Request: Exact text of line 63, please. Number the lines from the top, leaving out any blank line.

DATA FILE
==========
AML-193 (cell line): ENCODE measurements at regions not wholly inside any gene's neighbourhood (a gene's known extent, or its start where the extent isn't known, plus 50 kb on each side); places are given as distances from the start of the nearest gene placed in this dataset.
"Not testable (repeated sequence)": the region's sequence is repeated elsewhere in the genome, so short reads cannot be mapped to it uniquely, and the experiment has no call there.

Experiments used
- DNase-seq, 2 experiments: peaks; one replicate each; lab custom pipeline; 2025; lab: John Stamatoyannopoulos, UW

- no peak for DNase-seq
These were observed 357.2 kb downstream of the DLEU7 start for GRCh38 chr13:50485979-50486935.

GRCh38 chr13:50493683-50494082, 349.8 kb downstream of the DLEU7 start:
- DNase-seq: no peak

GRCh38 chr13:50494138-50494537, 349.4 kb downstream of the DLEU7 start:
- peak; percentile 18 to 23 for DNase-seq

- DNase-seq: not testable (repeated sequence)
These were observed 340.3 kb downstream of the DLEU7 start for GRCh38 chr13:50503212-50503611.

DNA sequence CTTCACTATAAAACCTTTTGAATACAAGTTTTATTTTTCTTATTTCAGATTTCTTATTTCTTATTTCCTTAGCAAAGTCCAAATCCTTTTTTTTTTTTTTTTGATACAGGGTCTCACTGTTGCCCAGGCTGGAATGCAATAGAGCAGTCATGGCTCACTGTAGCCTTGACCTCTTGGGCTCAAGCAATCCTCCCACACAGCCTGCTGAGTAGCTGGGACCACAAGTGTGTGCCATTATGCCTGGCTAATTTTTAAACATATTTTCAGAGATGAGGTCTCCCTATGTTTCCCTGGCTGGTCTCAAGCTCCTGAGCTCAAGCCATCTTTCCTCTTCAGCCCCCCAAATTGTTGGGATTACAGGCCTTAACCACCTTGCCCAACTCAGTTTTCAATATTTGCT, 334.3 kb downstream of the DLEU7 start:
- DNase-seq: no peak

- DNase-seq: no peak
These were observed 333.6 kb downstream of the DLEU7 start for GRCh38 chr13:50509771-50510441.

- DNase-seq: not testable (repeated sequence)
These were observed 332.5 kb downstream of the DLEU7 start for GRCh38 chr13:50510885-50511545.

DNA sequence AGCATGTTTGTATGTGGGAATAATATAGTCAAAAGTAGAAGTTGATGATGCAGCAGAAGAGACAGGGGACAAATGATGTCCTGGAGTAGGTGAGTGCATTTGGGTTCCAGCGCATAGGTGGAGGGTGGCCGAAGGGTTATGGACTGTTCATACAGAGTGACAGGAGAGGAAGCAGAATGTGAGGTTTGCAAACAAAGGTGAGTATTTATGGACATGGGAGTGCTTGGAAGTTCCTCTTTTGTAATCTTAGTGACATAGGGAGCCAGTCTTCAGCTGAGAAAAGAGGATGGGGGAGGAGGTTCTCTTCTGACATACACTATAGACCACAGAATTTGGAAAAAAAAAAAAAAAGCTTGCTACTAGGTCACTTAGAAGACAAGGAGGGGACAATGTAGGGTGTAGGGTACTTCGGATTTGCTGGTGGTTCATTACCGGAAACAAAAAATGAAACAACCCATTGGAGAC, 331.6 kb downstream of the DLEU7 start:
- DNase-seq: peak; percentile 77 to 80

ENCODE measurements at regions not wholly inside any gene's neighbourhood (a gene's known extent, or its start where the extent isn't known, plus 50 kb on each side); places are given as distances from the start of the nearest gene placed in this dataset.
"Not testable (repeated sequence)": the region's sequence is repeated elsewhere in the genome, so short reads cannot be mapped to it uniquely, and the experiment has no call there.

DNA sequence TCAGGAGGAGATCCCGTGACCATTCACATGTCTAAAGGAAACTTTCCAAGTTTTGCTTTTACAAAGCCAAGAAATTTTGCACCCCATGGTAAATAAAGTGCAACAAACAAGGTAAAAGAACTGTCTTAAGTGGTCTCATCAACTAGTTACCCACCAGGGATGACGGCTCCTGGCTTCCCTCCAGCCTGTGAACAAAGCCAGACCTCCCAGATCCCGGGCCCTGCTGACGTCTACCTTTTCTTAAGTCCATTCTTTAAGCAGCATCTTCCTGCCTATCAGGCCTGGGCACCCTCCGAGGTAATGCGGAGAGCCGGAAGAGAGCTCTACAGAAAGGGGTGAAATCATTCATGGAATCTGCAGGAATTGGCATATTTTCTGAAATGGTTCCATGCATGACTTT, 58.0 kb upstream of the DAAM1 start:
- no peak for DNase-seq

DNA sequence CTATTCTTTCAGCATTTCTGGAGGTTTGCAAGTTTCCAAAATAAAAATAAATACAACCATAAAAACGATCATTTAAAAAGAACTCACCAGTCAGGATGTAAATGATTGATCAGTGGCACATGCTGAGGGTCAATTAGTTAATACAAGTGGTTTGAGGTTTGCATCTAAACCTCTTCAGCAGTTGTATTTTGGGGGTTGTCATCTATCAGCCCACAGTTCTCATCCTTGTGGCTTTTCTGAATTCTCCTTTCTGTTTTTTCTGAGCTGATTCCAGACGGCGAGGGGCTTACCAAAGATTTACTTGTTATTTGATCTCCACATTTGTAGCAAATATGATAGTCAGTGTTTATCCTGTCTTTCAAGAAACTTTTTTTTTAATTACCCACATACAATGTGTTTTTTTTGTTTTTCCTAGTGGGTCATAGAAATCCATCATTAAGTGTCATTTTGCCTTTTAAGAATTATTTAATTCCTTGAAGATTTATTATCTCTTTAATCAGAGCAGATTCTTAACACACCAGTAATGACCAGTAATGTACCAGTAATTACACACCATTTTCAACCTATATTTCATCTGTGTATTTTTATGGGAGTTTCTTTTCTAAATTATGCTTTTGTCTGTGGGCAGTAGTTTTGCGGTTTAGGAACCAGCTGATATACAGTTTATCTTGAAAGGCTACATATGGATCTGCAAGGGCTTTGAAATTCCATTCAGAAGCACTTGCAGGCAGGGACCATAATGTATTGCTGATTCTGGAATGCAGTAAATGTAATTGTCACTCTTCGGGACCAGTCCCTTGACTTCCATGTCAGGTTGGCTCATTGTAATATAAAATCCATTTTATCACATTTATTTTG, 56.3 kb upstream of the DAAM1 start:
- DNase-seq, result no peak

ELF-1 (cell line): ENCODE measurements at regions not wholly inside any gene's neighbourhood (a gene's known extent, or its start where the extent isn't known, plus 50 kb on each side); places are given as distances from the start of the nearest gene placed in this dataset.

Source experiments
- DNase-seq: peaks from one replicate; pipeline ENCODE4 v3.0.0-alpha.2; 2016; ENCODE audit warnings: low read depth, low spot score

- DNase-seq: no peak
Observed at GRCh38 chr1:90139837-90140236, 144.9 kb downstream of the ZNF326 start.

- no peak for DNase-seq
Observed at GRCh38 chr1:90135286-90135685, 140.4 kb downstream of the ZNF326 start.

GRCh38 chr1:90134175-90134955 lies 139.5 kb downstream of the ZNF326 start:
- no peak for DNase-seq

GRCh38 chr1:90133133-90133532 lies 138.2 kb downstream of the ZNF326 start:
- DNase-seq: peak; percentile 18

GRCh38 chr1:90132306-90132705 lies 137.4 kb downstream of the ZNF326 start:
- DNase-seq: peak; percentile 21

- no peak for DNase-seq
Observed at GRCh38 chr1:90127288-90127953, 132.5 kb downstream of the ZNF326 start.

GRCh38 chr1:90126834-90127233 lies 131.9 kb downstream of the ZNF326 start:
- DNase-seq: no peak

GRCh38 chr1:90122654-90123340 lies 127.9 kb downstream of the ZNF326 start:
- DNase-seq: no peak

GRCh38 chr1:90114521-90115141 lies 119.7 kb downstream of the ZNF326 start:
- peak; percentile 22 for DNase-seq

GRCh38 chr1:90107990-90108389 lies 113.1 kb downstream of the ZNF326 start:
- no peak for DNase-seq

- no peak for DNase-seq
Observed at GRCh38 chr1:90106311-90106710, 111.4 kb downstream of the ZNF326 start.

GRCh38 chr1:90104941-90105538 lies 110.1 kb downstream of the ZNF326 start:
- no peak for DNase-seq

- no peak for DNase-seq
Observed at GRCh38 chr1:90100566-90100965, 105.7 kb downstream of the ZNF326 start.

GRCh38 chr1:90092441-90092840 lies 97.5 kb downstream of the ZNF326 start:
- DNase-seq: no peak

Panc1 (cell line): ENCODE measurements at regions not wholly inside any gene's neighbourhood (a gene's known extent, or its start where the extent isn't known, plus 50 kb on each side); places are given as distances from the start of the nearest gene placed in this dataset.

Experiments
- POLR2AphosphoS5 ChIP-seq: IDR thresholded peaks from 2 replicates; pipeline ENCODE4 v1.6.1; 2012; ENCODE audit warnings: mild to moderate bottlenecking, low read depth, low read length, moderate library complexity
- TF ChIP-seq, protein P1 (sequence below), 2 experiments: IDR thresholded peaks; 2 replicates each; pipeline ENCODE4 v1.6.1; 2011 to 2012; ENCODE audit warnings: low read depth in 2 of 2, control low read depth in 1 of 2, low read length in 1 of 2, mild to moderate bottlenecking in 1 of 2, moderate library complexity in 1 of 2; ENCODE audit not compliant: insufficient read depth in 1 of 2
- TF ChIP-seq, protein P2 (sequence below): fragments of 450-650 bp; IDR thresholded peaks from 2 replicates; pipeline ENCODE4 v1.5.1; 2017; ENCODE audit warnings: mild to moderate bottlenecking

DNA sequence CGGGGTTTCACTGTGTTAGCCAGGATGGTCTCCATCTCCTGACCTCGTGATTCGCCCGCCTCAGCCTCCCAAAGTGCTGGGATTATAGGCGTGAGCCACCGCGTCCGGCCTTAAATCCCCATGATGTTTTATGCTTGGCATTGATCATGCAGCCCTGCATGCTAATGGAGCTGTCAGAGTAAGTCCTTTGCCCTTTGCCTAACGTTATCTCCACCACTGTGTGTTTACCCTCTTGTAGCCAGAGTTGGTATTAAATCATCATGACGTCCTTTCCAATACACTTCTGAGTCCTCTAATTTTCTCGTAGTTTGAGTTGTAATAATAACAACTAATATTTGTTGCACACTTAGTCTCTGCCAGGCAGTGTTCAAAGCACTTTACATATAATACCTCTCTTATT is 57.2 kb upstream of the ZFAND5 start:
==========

DNA sequence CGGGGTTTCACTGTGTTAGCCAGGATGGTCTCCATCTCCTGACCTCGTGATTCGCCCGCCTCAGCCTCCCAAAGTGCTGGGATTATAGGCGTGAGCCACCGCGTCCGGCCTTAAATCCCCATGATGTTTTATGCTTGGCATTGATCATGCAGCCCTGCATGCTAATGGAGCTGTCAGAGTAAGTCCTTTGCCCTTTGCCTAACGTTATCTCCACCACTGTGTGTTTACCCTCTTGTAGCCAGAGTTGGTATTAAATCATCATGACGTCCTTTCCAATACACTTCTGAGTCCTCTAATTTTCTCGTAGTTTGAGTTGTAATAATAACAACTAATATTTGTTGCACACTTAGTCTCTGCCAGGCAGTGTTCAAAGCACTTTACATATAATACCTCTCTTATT is 57.2 kb upstream of the ZFAND5 start: